Big Pharma’s Lies And Scare Tactics Repeatedly Exposed
WASHINGTON, D.C. — The following statement was issued by David Mitchell, a cancer patient and founder of Patients For Affordable Drugs Now, following the Senate Committee on Finance’s hearing “Prescription Drug Price Inflation: An Urgent Need to Lower Drug Prices in Medicare”:
“Thank you to Chairman Ron Wyden and the Senate Finance Committee for holding today’s hearing on the outrageous prices of prescription drugs in this country. Senators and witnesses alike made the compelling case for passage of the comprehensive drug price reforms now before the Senate. The hearing demonstrated the urgent and overwhelming imperative that Congress pass the reforms, including Medicare negotiation, this year. Without action, we are effectively mandating that Americans continue to pay almost four times what patients in other countries pay for the same brand-name drugs.
“The hearing again highlighted the lengths that Big Pharma will go to spread misinformation and scare patients in order to protect the industry’s unilateral power to dictate prices in this country. Despite record spending on lobbying and dark money campaigns by drug companies who are trying to block the drug pricing reforms, patients know the provisions will allow for the innovation we need at prices we can afford, increase access to drugs, and save lives. Americans are depending on Congress to get it done.”
- During the hearing, senators advocated strongly for passing the comprehensive reforms already passed by the House of Representatives.
- Chairman Ron Wyden reiterated: “There is just no substitute — none — for the number one reform, which is allowing Medicare to negotiate like any other payer. Without negotiation, the job is just not done. For example, setting out-of-pocket caps without negotiation just passes the price on to somebody else, and that’s usually taxpayers. That’s not sustainable and just puts more pressure on Medicare’s finances in the long run.”
- Senator Catherine Cortez Masto said, “It just astounds me that there’s so much fear-mongering going on around here. So really, when I hear ‘government price controls,’ what I’m hearing is that pharmaceutical companies are afraid for the free market to take place and negotiation to take place to lower these costs. ”
- Senator Tom Carper explained: “I see a clear path forward to deliver drug pricing reform for the American people in a way that is balanced and in a way that is fair, and I’m confident that these policies can pass through Congress and be signed into law even today, even today. We can cap the price Americans pay, for example, for insulin at $35 per prescription, we can establish the first-ever out-of-pocket cap for seniors in Medicare Part D, we can institute a price inflation penalty where drug companies would pay a penalty to Medicare for raising prices faster than inflation, and we can allow Medicare to negotiate the lower drug prices.”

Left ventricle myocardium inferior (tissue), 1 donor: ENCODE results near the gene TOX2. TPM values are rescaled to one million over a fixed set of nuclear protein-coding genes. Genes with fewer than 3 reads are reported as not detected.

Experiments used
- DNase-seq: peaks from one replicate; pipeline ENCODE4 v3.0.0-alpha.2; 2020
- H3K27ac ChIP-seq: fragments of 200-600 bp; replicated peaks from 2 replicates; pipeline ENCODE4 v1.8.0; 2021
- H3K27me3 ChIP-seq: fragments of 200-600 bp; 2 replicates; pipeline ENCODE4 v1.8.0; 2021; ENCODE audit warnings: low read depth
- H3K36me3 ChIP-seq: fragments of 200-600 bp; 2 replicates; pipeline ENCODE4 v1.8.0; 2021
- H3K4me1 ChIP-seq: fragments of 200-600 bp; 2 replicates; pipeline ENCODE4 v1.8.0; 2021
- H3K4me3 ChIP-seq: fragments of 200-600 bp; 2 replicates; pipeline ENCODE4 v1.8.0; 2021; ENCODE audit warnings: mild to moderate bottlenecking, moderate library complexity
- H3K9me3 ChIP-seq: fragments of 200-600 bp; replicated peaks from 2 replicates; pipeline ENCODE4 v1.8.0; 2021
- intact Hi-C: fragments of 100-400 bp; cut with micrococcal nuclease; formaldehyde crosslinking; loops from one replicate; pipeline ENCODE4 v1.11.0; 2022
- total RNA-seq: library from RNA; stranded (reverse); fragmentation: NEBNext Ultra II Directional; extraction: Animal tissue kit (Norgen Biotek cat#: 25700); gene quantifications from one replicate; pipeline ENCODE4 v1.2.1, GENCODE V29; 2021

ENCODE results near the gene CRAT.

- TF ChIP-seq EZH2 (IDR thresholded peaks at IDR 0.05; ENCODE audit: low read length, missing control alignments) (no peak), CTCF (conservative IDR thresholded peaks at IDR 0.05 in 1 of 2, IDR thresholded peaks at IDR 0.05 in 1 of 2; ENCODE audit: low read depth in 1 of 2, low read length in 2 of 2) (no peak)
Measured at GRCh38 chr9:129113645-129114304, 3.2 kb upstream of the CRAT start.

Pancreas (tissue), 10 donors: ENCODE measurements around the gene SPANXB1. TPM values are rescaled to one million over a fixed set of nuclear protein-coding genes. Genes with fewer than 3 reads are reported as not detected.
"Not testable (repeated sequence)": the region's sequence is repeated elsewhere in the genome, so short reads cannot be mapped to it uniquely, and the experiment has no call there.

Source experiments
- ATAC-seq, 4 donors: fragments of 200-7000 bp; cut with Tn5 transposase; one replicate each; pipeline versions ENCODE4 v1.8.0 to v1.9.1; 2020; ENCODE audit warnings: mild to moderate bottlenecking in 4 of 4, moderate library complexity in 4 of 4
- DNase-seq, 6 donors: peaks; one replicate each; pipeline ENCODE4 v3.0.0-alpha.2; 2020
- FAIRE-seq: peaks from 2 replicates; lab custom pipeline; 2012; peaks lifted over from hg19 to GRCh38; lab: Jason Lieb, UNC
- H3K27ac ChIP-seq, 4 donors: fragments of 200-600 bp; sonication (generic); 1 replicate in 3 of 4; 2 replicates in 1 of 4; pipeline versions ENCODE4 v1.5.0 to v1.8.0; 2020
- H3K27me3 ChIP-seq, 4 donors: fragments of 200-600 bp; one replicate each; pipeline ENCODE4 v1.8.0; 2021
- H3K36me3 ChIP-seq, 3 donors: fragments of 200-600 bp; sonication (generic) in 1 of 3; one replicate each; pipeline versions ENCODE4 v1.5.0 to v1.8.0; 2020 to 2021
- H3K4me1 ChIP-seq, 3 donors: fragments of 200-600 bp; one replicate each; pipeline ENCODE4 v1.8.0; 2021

- Opponents of the drug pricing reforms under consideration by the Senate repeated pharma’s lies that Medicare negotiation would stifle innovation and reduce patient access to medications. Here’s why these claims are just not true.
- The prescription drug pricing reforms in the House-passed Build Back Better Act would:
- Empower Medicare to negotiate lower prices for the most expensive prescription drugs, including insulin.
- Cap annual out-pocket-costs for Medicare beneficiaries at $2,000 in Part D.
- Implement a copay cap of $35 a month on insulin products for people on commercial or government insurance plans.
- Penalize drug companies for price increases that outpace the rate of inflation.
- President Biden has repeatedly stated his commitment to deliver lower drug prices for Americans. In his State of the Union address this month, the president called on Congress to lower the prices of prescription drugs and allow Medicare to negotiate.
- The drug pricing reforms in the Build Back Better Act have been endorsed by the entire Democratic caucus. Key members continue to emphasize that lowering drug prices will address high and rising costs and are encouraging the caucus to move forward with the comprehensive drug price provisions, including Medicare negotiation.
- Allowing Medicare to negotiate is widely supported by Democrats, Republicans, and independents alike.
- 8 in 10 Americans agree that Medicare should have the power to negotiate with drug companies for lower prices.
- Polls have repeatedly shown that voters believe Medicare negotiation is the top priority in the president’s Build Back Better plan.
- 9 in 10 voters consider drug prices an important issue leading up to the midterm elections. 3 in 4 voters say that a failure to pass drug pricing reforms will impact their vote.